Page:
An American Hero

An American Hero


Lieutenant Colonel Robert L. Howard: The Greatest War Hero America Has Never Heard Of In the vein of Heartbreak Ridge, this story will capture the hearts of all Americans and people around the world.


Told from a Green Beret- Take all of John Wayne’s films—throw in Clint Eastwood’s, too—and these fictions could not measure up to the real Bob Howard. Officially he was awarded eight Purple Hearts, but he actually was wounded 14 times. Six of the wounds, he decided, weren’t severe enough to be worthy of the award. Keep in mind that for each time he was wounded, there probably were ten times that he was nearly wounded, and you get some idea of his combat service. He was right up there with America’s greatest heroes—Davy Crockett, Alvin York, Audie Murphy, the inspiring example we other Green Berets tried to live up to. “What would Bob Howard do?” many of us asked ourselves when surrounded and outnumbered, just a handful of men to fight off hordes of North Vietnamese. After his eighth Purple Heart he told his Captain “No more please!”.

To call him a legend is no exaggeration. Take the time he was in a chow line at an American base and a Vietnamese terrorist on a motorbike tossed a hand grenade at them. While others leaped for cover, Howard snatched an M-16 from a petrified security guard, dropped to one knee and expertly shot the driver, and then chased the passenger a half-mile and killed him, too.

Howard laid the framework for every Call of Duty campaign. Infiltrating a Vietcong base, Howard’s 40-man squad was ambushed by guerrillas holding American POWs. Under nonstop enemy fire, Howard ordered his own air support to drop missiles on their position. Bleeding from his hands and eyes, and unable to walk, Howard gathered the only six men he had left. “You’re going to fight, or die.” His ammo napalmed, Howard snagged a Colt .45 and whacked an enemy wielding a flamethrower. He Hail Mary’d a grenade into a machine gunner’s outpost, giving reinforcements time to arrive and freeing the POWs. If not for Howard, the war genre might not exist as we know it.

After years of running from childhood bullies his grandma, finally reaching her breaking point, delivered an ultimatum: “Boy, don’t you run from anything again.” The next day, Howard returned to school and threw a punch at the bullies. Then another. Regaining control of his power, his life had forever changed. He no longer feared danger; he was the danger.

Howard pioneered dozens of missions as a sergeant-turned-lieutenant in the MACV-SOG, accumulating five tours of Vietnam. A natural leader, Howard’s brilliance was equal parts physical and cerebral. He snuck across enemy lines at night to free POWs. He disabled enemy choppers in one shot. He dragged men to safety amid gunfire and shrapnel. Much like the bullies of his youth, Howard made life hell for the Vietcong. He responded the only way he knew how.

Robert L. Howard retired as Colonel following 36 years of service, the most decorated active-duty soldier ever. Yet, his Medal of Honor ceremony was not televised, and the Associated Press mustered only 10 lines on his heroics. In the face of his legend, the average U.S. citizen has no idea Howard existed. How can a man with so much documented sacrifice for his country not be a household name?  He was a war hero at a time when Americans didn’t believe in either the war or its heroes. This will change now. This is not a movie about war. This is a movie about the man, his love for his country and then combat. He has done far more for the United States of America than anybody who makes headlines today. It is up to us to right history’s wrong and properly honor his legacy with a movie in the vein of Hacksaw Ridge.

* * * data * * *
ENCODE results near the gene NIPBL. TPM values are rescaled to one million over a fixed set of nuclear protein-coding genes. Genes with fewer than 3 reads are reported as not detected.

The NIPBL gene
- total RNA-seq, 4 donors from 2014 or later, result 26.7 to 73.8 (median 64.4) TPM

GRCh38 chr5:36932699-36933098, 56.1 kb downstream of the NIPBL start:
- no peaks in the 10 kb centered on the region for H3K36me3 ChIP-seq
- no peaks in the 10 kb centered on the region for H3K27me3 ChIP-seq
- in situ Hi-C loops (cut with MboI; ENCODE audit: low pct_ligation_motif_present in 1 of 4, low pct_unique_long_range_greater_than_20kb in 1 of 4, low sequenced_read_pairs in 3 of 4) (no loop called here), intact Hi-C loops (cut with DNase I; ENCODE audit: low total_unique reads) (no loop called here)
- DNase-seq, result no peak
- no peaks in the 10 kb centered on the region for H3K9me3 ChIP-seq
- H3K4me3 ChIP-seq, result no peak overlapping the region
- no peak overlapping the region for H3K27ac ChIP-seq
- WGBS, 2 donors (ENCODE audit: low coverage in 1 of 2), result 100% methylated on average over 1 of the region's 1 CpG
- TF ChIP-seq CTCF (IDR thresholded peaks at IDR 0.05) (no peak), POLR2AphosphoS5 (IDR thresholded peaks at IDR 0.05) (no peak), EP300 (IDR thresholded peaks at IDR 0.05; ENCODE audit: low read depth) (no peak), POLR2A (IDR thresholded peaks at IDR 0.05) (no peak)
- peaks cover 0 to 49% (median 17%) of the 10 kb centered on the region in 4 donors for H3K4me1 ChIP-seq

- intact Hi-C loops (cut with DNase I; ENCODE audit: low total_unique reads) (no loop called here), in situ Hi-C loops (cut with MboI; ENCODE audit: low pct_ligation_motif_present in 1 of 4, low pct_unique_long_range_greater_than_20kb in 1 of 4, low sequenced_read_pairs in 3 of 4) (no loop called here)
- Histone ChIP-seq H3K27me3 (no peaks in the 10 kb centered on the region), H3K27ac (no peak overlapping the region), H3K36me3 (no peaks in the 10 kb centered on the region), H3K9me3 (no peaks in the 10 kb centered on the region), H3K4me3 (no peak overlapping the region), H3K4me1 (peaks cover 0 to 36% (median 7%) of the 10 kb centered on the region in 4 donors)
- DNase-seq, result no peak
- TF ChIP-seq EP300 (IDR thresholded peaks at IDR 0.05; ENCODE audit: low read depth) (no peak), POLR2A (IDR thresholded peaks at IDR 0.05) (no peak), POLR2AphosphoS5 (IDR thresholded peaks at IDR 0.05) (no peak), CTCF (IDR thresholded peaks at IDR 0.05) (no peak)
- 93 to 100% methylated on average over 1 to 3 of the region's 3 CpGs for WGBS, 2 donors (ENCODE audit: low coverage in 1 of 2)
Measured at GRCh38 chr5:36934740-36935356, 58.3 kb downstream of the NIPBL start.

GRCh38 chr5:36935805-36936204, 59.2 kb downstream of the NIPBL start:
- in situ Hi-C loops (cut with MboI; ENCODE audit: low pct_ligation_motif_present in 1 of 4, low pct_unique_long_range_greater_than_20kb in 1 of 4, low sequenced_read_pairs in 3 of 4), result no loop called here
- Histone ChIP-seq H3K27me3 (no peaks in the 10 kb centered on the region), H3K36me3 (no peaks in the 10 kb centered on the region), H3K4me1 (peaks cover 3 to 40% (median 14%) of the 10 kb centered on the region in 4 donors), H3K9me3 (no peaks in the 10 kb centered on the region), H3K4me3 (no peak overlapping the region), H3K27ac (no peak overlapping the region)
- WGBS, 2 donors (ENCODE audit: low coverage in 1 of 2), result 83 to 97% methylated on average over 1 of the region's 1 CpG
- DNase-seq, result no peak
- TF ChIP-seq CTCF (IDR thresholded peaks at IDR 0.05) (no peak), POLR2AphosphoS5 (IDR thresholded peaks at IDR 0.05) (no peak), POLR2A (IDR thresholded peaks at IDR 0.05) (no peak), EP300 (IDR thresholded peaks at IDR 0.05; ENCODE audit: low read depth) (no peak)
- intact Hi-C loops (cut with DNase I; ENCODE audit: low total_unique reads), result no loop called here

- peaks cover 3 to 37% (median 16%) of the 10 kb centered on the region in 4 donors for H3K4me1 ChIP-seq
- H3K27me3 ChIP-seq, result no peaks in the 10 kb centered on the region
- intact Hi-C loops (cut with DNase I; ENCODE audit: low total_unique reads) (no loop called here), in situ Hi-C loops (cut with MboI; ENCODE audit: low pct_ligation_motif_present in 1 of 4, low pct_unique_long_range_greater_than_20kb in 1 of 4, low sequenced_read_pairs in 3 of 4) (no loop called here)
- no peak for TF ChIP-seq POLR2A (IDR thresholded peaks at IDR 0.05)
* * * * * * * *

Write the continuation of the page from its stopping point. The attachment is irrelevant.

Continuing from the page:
List of awards (These are just some of his awards):

  • Medal of Honor
  • Distinguished Service Cross (with one oak leaf cluster)
  • Silver Star
  • Defense Superior Service Medal
  • Legion of Merit (with three oak leaf clusters)
  • Bronze Star (with three oak leaf clusters and “V” device)
  • Purple Heart (with a silver and two bronze oak leaf clusters)
  • Meritorious Service Medal (with two oak leaf clusters)
  • Air Medal (with “V” Device and numeral 3. One award for heroism and two for aerial achievement)
  • Joint Service Commendation
  • Army Commendation Medal (with “V” device and one each silver and bronze oak leaf clusters. 4 awards for valor and 3 for achievement)
  • Joint Service Achievement
  • Army Achievement
  • Good Conduct Medal, 4 Good Conduct Loops (4 awards)
  • National Defense Service Medal
  • Armed Forces Reserve Medal
  • Vietnam Service Medal
  • NCO Professional Development Ribbon with 2 device
  • Army Overseas Ribbon
  • Army Service Ribbon
  • Armed Forces Expeditionary Medal, w/3 Service stars (3 awards)
  • Army Presidential Unit Citation, 1st Oak Leaf Cluster
  •   Presidential Unit Citation (United States) 2001, Studies and Observations Group
  • Navy Unit Commendation
  • Army Meritorious Unit Citation
  • Foreign decorations
  • Vietnam Campaign Medal with 60 device
  • Vietnamese Cross of Gallantry with Gold Star (Corps citation)
  • Vietnamese Cross of Gallantry with Silver Star (Division citation)
  • Vietnamese Cross of Gallantry with Bronze Star (Regiment or Brigade citation)
  • Vietnam Armed Forces Honor Medal 2nd Award
  • Vietnam Wound Medal
  • Vietnam Civil Actions Medal 2nd Award
  • Vietnam Cross of Gallantry Unit Citation with Palm, 1st Oak Leaf Cluster (Unit citation)
  • Republic of Korea Order of National Security Merit (Samil Medal)
  • Badges, qualifications and tabs
  • Ranger Tab
  • Special Forces Tab
  • Combat Infantryman Badge
  • Aircrew Badge
  • Master Parachutist Badge
  • Pathfinder Badge
  • Air Assault Badge
  • Expert Infantryman’s Badge
  • Vietnamese Ranger Badge
  • Vietnamese Master Parachute Badge
  • Thai Master Parachute Wings
  • Korean Master Parachute Badge
  • Thai Balloonist Badge
  • French Parachutist Badge